Our analysis also hints to the fact that the synchrotron peak of the SED of BL Lac objects selected with this approach falls in the higher-energy side of the spectral range observed for this type of source (i.e., between the far ultraviolet and the soft X–rays) which suggests that this kind of selection may unearth objects detectable at TeV energies with instruments foreseeable in the near future (e.g., the Čerenkov Telescope Array; Actis et al. 2011).
We conclude by pointing out that the interest in these extreme TeV blazars is driven by the possibility of obtaining information on both the acceleration processes of charged particles in relativistic flows (e.g., Ghisellini et al. 2010) and the intensity of the extragalactic background light, which reflects the time-integrated history of light production and re-processing in the universe (e.g., Domínguez et al. 2013); hence, its measurement can provide information on the history of cosmological star formation (Mankuzhiyil et al. 2010). This set of likely high-energy BL Lacs can thus be an initial sample to test the points mentioned above.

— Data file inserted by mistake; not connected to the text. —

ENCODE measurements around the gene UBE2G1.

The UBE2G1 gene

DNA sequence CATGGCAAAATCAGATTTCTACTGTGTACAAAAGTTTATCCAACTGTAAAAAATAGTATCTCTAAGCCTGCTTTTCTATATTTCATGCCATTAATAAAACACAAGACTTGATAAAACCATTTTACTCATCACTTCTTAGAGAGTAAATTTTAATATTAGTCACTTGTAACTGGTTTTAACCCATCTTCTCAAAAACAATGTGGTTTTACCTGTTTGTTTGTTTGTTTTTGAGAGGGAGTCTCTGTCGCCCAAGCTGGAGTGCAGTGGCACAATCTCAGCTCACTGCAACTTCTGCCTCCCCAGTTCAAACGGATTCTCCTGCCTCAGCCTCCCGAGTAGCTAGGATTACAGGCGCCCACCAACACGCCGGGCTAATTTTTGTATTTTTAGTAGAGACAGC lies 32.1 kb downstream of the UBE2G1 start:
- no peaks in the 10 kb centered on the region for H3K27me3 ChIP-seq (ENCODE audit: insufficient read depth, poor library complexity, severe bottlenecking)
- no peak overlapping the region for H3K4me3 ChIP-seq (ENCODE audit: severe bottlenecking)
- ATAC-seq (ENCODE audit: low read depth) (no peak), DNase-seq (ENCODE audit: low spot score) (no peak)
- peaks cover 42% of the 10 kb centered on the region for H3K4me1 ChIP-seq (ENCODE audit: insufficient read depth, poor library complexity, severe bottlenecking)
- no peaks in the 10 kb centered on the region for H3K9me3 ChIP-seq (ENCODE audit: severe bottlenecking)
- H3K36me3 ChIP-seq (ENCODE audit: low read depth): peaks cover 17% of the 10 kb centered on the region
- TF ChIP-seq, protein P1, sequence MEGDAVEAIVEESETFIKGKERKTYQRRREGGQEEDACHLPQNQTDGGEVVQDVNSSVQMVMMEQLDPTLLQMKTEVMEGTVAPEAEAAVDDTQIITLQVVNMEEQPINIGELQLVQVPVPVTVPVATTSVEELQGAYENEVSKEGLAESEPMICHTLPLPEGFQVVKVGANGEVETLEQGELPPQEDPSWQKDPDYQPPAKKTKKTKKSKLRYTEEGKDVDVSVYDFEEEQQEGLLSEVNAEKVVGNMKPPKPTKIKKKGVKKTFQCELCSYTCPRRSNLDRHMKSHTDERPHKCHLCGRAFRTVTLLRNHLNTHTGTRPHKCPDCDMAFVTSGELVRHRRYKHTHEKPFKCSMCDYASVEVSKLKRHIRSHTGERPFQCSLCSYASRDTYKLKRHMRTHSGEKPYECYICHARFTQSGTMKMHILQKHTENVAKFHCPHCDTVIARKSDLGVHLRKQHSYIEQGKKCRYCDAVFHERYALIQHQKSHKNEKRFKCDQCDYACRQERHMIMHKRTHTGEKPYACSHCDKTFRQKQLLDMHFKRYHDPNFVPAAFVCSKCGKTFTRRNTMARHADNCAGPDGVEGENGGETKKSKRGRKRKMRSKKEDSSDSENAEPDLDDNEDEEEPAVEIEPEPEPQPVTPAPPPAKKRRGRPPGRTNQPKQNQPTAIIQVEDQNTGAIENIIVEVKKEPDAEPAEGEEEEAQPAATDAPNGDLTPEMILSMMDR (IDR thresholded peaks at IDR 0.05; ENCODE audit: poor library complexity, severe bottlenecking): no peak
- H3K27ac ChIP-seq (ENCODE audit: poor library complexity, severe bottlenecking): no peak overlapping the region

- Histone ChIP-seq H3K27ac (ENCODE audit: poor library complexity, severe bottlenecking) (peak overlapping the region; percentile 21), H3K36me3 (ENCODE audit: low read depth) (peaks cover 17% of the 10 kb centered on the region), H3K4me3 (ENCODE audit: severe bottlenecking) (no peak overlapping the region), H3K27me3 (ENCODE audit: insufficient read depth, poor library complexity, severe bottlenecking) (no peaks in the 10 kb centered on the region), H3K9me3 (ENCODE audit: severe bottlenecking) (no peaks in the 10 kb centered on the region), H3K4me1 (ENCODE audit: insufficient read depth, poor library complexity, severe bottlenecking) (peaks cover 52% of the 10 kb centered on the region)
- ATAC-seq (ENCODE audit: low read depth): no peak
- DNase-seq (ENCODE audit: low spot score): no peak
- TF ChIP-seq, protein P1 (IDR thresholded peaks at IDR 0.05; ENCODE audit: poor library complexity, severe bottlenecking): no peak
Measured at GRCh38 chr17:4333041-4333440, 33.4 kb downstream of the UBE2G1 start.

Acknowledgements.We thank Francesca Ghinassi and Avet Harutyunyan for Service Mode observations at the TNG; Duncan Castex and Ariel Sánchez for assistance at the ESO NTT; Manuel Hernández for Service Mode observations at the CTIO telescope and Fred Walter for coordinating them. NM thanks Ivo Saviane, Valentin Ivanov and Roberto Soria for help with data acquisition, Paola Grandi for useful discussions, and Francesco Massaro for help with the preparation of Figure 8. We also thank the anonymous referee for useful remarks which helped us to improve the quality of this paper. This research has made use of the ASI Science Data Center Multimission Archive and of data obtained from the ESO Science Archive Facility; it also used the NASA Astrophysics Data System Abstract Service, the NASA/IPAC Extragalactic Database (NED), and the NASA/IPAC Infrared Science Archive, which are operated by the Jet Propulsion Laboratory, California Institute of Technology, under contract with the National Aeronautics and Space Administration. This publication made use of data products from the Two Micron All Sky Survey (2MASS), which is a joint project of the University of Massachusetts and the Infrared Processing and Analysis Center/California Institute of Technology, funded by the National Aeronautics and Space Administration and the National Science Foundation. This research has also made use of the SIMBAD and VIZIER databases operated at CDS, Strasbourg, France. NM thanks the Departamento de Astronomía y Astrofísica of the Pontificia Universidad Católica de Chile in Santiago for the warm hospitality during the preparation of this paper. PP and RL are supported by the ASI-INAF agreement No. I/033/10/0. DM is supported by the BASAL CATA PFB-06 and FONDECYT No. 1130196 grants. GG is supported by Fondecyt grant No. 1120195.